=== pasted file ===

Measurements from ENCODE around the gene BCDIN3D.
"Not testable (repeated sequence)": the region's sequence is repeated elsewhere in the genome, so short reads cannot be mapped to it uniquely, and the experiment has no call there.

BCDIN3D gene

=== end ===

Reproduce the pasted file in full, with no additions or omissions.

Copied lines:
Measurements from ENCODE around the gene BCDIN3D.
"Not testable (repeated sequence)": the region's sequence is repeated elsewhere in the genome, so short reads cannot be mapped to it uniquely, and the experiment has no call there.

BCDIN3D gene